Long live learning curves. The knowledge they create is our true wealth.

CNBC | Food Production

Chipotle Tests Automation for Burrito Bowls and Salads

“The Hyphen robot will make burrito bowls and salads for digital orders only. The technology moves the bowls underneath the digital make line to dispense the correct ingredients. Simultaneously, an employee can assemble digital orders for other items, such as tacos, quesadillas and burritos, on the digital make line. When the robot is done making an order, it sends the bowl or salad back up to the surface so employees can properly package the order.”

From CNBC.

The Human Progress Podcast | Ep. 37

Stephen Barrows: The Economic Madness of Malthusianism

The economist Stephen Barrows joins Chelsea Follett to discuss the intellectual history of population economics, the benefits of population growth, and what we can expect from a future of falling fertility.

Blog Post | Air Transport

The Gift of Flying Home for Christmas

The time price of airfares has fallen 38.1 percent in five years.

Airports will be busy again this Christmas. According to Kayak data, domestic flight searches are up 155 percent compared to 2020, though they are still 43 percent lower than in 2019.

Fortunately, we continue to enjoy the gift of decreasing airfares. The Bureau of Labor Statistics reports that since 2016, airfares have decreased in price from an index value of 270.9 to 203.8, or 24.8 percent.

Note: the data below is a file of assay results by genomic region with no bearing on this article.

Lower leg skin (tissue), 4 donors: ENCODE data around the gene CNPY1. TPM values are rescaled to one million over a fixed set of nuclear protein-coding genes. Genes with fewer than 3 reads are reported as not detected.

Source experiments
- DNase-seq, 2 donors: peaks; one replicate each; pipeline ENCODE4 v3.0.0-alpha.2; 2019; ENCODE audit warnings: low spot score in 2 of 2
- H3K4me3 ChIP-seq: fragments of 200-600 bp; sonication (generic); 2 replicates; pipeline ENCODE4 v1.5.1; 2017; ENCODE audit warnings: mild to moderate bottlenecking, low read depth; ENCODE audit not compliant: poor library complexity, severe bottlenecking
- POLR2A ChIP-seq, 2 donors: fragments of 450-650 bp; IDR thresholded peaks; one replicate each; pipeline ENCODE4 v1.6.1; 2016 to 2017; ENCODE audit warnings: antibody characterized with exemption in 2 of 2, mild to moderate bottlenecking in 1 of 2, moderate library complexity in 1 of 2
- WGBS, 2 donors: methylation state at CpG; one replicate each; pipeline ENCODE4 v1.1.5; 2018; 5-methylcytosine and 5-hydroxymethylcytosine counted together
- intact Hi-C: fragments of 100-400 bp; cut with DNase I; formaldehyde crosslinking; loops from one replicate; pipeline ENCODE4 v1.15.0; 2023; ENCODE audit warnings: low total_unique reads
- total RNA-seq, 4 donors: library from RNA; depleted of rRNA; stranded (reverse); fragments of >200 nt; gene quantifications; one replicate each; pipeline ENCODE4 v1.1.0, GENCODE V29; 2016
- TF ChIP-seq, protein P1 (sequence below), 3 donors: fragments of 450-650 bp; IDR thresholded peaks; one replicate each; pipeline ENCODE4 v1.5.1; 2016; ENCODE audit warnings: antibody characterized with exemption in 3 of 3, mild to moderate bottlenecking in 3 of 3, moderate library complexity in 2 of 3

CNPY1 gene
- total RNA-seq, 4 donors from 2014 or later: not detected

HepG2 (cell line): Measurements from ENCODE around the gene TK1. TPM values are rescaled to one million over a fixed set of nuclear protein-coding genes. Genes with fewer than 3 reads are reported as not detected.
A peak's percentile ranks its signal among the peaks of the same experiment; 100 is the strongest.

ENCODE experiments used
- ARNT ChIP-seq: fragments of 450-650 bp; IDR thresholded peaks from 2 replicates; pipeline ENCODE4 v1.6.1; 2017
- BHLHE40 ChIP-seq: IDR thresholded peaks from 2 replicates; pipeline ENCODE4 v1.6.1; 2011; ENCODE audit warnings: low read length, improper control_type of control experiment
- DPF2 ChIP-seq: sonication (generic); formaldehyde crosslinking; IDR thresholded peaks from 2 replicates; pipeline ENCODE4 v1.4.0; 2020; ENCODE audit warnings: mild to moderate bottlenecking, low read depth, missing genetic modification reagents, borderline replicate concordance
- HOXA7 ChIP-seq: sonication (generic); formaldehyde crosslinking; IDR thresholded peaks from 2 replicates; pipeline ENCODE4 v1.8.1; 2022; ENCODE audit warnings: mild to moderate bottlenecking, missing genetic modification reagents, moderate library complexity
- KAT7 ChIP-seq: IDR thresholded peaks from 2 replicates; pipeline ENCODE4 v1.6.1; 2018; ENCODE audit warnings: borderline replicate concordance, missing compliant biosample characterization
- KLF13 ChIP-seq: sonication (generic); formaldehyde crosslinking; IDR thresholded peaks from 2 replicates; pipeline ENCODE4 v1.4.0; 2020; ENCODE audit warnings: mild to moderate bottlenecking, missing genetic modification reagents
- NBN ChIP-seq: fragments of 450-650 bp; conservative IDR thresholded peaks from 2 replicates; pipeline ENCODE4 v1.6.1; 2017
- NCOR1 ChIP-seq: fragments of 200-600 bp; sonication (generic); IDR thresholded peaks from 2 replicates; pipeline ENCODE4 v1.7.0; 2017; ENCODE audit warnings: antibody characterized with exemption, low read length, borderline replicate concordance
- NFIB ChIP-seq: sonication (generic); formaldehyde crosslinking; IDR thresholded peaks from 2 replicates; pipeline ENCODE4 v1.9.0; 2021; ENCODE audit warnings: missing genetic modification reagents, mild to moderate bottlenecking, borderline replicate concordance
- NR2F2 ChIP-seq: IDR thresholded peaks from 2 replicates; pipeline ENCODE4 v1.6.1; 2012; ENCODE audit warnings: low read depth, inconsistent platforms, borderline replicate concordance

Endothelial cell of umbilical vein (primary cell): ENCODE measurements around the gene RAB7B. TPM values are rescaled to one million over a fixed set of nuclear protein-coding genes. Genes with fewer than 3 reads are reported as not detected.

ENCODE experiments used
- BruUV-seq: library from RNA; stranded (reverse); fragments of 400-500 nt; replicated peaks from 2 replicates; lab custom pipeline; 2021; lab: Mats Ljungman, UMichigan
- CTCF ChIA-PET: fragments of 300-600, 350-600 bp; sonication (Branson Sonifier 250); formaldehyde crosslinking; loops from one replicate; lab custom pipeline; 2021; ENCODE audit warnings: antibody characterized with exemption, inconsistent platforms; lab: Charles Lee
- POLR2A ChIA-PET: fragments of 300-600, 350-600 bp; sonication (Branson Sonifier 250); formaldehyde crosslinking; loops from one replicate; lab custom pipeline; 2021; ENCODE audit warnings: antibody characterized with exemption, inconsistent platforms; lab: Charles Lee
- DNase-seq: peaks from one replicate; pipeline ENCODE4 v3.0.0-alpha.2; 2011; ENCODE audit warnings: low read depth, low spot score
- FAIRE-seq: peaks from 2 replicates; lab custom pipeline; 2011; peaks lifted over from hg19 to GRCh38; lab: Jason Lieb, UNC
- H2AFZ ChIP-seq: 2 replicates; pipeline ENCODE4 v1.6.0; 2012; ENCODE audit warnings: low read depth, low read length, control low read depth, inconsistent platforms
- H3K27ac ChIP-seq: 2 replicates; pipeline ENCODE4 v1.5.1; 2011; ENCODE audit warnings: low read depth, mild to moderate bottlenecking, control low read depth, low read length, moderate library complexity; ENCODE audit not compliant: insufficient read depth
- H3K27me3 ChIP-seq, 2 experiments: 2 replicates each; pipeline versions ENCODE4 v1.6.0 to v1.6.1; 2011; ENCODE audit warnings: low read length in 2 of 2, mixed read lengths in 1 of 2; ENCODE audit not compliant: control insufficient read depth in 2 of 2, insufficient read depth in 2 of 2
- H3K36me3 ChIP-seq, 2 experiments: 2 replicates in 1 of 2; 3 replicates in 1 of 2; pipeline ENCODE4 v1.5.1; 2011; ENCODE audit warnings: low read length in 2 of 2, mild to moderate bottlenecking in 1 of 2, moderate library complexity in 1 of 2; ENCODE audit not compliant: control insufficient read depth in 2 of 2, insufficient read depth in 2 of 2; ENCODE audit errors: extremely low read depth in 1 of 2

Since we buy things with money but pay for them with time, we prefer to analyze the cost of airfares using time prices. To calculate the time price, we divide the nominal price by the nominal wage. That will give us the number of hours of work required to earn enough money to buy an airplane ticket.

We can calculate the time prices using data from the Bureau of Labor Statistics. They report that the nominal blue-collar hourly wage increased by 21.5 percent from $21.72 in 2016 to $26.40 in 2021.

It took 12.47 hours to earn enough money to buy the average airplane ticket in 2016. Today, it takes just 7.72 hours. That’s a decline of 38.1 percent.

For the same amount of time working, you can get 61.6 percent more airfares today than in 2016. Flying abundance has been growing at a compound annual rate of around 10.7 percent a year. At this rate, we get twice as many flights every 7.22 years.

Excerpt from our forthcoming book, Superabundance.

Blog Post | Motor Vehicles

How the Market Drives Costs

Why has the U.S. cost of living fallen in some areas but risen in others?